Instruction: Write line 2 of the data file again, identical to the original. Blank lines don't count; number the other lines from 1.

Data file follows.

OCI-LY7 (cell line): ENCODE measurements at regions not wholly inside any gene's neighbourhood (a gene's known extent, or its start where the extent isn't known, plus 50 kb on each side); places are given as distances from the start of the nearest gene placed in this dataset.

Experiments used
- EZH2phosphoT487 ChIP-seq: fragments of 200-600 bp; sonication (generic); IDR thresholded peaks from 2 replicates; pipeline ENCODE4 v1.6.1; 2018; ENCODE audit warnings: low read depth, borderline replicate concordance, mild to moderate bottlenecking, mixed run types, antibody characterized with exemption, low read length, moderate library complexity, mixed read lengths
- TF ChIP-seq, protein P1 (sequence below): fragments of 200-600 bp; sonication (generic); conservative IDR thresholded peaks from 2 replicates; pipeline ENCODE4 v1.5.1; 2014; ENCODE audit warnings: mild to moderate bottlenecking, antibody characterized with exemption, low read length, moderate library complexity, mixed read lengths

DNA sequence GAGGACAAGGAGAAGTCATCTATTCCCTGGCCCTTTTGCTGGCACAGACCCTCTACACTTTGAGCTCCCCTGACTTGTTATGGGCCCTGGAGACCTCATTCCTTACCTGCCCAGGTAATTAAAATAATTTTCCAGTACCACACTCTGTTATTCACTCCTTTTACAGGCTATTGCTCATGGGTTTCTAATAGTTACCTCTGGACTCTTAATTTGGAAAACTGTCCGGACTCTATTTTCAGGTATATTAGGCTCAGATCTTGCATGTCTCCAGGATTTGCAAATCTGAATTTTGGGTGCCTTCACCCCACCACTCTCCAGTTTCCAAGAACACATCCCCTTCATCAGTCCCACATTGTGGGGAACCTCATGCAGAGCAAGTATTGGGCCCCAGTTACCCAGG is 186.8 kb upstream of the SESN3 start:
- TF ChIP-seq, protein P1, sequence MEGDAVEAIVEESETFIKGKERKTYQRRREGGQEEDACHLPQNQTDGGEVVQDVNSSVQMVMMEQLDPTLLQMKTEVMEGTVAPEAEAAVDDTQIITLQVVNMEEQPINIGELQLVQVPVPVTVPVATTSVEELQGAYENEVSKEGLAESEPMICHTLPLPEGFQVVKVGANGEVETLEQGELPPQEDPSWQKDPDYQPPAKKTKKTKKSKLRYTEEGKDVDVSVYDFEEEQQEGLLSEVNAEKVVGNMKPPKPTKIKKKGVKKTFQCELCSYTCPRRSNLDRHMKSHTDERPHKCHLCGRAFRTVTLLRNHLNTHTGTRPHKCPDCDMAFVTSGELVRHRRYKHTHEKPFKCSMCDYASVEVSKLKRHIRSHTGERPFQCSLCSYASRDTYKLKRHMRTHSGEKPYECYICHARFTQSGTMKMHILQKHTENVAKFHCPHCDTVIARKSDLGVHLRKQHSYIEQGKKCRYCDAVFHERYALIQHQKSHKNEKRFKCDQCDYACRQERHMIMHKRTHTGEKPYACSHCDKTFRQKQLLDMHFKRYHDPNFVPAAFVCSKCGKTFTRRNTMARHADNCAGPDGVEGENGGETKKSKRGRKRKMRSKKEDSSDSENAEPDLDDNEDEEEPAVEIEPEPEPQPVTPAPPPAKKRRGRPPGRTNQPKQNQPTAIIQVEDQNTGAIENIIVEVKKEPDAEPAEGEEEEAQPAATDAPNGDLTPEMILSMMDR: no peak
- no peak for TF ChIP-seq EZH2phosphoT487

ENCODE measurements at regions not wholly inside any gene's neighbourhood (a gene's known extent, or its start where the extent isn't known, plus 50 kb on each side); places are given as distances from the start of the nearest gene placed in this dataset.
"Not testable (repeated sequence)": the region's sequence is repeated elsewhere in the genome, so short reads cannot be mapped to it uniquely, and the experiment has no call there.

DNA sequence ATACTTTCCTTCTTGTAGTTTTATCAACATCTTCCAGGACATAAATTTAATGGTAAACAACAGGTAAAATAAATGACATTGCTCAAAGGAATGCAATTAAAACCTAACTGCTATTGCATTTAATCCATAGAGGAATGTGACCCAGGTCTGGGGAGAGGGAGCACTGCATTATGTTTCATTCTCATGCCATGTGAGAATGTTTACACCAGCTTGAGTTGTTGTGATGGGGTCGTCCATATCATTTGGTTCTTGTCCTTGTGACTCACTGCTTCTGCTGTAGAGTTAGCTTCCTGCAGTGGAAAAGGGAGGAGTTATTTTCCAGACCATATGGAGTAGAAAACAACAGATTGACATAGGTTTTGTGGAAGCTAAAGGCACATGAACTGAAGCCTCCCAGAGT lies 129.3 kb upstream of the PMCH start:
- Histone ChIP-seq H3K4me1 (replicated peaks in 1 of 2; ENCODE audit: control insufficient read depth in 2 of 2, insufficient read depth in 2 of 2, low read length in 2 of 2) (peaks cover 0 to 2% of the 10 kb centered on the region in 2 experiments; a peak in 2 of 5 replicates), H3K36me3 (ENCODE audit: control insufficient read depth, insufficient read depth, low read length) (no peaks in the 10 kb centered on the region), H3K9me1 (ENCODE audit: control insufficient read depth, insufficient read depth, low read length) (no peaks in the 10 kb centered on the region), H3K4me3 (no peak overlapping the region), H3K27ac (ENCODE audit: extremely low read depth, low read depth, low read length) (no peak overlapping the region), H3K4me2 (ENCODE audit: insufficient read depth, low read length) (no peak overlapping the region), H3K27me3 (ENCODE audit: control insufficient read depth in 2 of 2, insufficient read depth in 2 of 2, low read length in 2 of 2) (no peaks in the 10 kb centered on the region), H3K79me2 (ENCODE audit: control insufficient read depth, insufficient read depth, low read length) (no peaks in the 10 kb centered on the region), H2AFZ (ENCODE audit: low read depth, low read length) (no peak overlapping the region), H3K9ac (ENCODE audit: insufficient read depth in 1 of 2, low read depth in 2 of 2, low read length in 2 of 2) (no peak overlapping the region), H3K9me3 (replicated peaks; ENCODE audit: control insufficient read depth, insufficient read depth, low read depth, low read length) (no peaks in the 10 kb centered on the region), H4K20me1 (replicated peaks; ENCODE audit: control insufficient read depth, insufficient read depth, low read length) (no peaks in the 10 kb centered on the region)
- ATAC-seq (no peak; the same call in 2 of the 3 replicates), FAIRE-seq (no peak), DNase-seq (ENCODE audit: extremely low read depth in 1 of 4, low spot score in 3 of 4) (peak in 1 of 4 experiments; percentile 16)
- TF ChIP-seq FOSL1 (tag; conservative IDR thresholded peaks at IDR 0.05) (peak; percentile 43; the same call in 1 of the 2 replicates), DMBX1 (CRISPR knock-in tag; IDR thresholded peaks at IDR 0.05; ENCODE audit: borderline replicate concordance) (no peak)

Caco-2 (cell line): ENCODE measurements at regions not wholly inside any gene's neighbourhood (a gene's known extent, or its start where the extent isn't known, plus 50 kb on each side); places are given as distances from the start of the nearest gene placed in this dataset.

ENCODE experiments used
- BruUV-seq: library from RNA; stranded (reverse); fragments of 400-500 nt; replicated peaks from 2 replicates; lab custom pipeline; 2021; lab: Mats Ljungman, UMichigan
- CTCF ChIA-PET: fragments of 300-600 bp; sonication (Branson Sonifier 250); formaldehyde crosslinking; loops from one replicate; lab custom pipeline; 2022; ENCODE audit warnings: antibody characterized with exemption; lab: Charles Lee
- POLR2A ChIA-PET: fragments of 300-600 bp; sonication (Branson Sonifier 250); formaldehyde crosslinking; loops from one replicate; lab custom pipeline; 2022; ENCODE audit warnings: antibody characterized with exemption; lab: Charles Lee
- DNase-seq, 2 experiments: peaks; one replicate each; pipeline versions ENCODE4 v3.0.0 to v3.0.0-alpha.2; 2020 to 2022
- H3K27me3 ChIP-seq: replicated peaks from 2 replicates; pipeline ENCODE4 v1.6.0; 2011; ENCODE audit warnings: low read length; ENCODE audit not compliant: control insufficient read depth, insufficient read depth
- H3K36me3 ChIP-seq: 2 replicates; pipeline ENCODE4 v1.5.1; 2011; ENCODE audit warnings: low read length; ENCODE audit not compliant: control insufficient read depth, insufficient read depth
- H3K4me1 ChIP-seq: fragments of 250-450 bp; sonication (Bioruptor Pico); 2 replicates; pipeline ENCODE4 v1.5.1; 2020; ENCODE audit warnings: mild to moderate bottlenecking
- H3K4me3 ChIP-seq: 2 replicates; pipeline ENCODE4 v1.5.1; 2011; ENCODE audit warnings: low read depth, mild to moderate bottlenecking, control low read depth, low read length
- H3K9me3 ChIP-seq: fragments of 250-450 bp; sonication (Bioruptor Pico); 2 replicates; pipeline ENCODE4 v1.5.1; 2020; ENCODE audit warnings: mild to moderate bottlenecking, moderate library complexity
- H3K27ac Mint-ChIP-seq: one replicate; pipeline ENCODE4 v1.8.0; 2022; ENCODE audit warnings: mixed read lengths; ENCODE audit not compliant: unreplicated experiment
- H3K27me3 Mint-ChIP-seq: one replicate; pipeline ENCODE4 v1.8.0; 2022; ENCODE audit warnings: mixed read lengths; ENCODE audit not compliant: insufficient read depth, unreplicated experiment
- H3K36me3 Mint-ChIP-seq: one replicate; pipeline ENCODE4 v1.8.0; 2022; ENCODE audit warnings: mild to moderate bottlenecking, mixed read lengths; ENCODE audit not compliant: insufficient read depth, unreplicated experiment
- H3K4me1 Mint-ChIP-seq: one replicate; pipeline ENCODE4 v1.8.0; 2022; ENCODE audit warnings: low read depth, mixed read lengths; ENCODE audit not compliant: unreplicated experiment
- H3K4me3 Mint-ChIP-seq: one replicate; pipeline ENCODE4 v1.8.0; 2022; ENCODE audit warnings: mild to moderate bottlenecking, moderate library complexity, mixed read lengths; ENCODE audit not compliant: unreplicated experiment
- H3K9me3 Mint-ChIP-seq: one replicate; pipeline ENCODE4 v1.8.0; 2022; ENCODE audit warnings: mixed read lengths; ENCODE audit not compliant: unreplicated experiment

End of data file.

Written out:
Experiments used